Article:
Results can be formatted to suit client
conventions or for easy translation into value
  • For each Product Type, SKU the following output
    information is available instantaneously and
    against time
  • Stock quantities at each location
  • Service level measures such as OTIF for each
    stage of the Supply Chain or overall
  • Lead Times and Lead Time variance for each stage
    of the Supply Chain or overall
  • Production metrics
  • Orders in transit
  • All output can be converted to units of Orders,
    Quantity or Value
  • Output can be viewed dynamically for training or
    demonstration purposes or analysed when runs are

Supply Chain Model dynamic interface
Case Study
Client applied Supply Chain Simulator to
  • Prototype and design an alternative Supply Chain
  • Train the Supply Chain organisation
  • Demonstrate and sell advantages of the proposed
    Supply Chain structure across the business

Project Stages were
  • Configuration of the model to match existing
    Supply Chain conditions and proposed alternative
  • Collection, analysis and processing of historical
  • Tuning the model to match As-Is conditions
  • Design of simulation scenarios
  • Completion of simulation runs and compilation of
  • Run training courses based on the scenarios tested

Case Study detail
Sample of scenarios tested
  • All variability/uncertainty parameters switched
    off to demonstrate the perfect-world Supply
  • Lead Times are a minimal (equal to production or
    transport times only)
  • Service levels (On Time In Full - OTIF) are 100
    at each Supply/Demand stage
  • Introduce demand variability (order frequency,
    order size, then both)
  • Then adjust safety stock levels to increase OTIF
  • Repeat runs until OTIF is at acceptable levels
  • Repeat the previous experiment for different
    types of uncertainty and variability
  • Forecast accuracy
  • Production schedule adherence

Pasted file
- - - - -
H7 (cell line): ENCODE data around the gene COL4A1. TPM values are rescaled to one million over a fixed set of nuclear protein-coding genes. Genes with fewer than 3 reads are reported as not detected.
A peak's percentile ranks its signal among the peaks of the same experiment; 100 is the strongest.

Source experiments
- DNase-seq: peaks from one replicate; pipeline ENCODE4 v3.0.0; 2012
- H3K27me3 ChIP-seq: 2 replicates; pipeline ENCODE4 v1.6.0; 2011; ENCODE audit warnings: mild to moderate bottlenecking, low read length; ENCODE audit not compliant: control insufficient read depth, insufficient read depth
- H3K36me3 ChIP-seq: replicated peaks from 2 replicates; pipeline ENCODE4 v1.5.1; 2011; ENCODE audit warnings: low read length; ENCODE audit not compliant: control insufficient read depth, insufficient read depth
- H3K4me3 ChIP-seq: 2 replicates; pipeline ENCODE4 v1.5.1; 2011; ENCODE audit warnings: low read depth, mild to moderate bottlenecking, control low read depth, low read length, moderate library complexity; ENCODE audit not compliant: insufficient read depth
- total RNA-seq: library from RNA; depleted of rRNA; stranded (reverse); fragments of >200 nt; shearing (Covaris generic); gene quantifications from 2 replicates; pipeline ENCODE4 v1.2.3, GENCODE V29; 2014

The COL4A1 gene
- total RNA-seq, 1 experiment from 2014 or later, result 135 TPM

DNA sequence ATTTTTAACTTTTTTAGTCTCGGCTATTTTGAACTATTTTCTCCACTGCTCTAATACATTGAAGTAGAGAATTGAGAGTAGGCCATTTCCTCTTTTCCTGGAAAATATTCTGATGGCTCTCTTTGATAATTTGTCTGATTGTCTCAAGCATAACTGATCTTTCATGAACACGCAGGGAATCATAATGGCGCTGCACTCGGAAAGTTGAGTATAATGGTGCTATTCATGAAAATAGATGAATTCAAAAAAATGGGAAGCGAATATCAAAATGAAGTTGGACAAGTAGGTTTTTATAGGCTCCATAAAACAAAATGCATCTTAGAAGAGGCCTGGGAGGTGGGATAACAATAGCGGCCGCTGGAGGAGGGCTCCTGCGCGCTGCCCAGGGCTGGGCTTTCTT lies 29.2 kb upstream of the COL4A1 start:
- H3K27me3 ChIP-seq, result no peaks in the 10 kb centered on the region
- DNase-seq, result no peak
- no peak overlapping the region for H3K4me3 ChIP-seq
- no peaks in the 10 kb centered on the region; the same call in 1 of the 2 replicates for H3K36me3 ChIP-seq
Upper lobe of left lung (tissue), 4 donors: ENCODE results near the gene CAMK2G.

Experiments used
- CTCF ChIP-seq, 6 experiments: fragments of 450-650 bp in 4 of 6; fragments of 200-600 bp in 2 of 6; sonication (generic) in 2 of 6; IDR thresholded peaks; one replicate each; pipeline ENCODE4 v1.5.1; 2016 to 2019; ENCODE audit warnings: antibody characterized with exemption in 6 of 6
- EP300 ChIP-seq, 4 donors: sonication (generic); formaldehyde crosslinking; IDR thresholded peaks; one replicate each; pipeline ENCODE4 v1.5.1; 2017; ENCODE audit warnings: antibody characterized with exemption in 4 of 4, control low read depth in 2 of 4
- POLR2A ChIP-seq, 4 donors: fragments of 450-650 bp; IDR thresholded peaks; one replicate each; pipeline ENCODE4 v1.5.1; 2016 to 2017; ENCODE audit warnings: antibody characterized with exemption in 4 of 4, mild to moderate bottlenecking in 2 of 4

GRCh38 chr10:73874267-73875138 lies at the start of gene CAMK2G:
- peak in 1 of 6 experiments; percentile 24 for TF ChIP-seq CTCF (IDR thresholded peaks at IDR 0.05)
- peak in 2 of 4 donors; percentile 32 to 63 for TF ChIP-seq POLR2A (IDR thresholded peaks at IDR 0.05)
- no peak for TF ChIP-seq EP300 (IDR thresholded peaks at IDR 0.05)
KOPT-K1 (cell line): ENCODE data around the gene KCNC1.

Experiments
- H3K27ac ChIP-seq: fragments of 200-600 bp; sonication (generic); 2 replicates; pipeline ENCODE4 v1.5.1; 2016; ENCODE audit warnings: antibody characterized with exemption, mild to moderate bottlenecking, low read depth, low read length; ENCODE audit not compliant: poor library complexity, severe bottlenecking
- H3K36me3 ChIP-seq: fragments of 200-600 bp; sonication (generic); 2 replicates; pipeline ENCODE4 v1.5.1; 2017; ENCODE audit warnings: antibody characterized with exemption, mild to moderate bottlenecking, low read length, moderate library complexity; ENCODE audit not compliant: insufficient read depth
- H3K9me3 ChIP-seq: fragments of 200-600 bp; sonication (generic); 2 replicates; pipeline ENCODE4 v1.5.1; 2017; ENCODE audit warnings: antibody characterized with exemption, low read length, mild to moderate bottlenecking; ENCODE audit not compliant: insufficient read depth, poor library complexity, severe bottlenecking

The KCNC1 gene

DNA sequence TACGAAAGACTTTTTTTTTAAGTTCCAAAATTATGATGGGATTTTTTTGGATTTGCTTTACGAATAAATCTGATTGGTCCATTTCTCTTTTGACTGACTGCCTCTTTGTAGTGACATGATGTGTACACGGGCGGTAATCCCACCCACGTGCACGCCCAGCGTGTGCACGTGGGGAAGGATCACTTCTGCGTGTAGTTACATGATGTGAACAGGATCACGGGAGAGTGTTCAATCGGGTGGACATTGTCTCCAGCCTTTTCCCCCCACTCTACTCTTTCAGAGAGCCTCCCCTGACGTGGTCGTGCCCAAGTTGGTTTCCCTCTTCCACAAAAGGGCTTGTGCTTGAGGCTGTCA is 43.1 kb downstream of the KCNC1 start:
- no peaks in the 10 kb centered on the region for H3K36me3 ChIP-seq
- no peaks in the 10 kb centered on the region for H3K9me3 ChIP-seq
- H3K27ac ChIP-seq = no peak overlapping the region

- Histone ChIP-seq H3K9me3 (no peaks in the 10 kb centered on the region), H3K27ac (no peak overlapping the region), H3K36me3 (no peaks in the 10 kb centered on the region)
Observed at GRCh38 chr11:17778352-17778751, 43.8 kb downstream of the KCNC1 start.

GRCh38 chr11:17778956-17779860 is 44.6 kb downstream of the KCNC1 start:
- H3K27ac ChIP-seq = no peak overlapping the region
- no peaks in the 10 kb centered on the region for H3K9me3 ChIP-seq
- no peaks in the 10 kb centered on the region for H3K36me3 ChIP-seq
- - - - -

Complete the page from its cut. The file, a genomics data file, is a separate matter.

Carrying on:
• Supply Chain accuracy
  • Carry out runs to show the effect of increasing
    agreed Lead Times relative to the average
    possible throughput times
  • In this case a build-up of stock occurs because
    orders often arrive earlier than expected. This
    stock would have to be either acceptable to the
    and customer or held until a suitable delivery
    point by the supplier.
  • Show impact of changes to Supply Chain production
    batch size
  • Bigger batch size improves production efficiency
    but means increased stock must be held downstream
    in the Supply Chain
  • In this case it was possible to reduce the
    negative impact of small batch sizes on factories
    be designing an optimum production sequence which
    minimised changeover times.

Case Study detail
Planned scenarios include
  • Carry out runs to show the impact of changing the
    length of
  • Review period (for each warehouse a review period
    can be set. This makes warehouse management
    simpler but effectively increases Lead Time)
  • Scheduling horizon (Increasing this makes
    production scheduling easier but increases Lead
  • Customer types split into segments with different
    Customer Service Levels
  • Model would help to quantify the benefits of
    splitting customers in different ways for example
    it might be rational to separate stable
    predictable demand from more unpredictable.
  • Show the benefits of increased visibility and
    information sharing
  • The model was configured to account for three
    strategies Make to Stock, Make to Order and
    Vendor Managed Inventory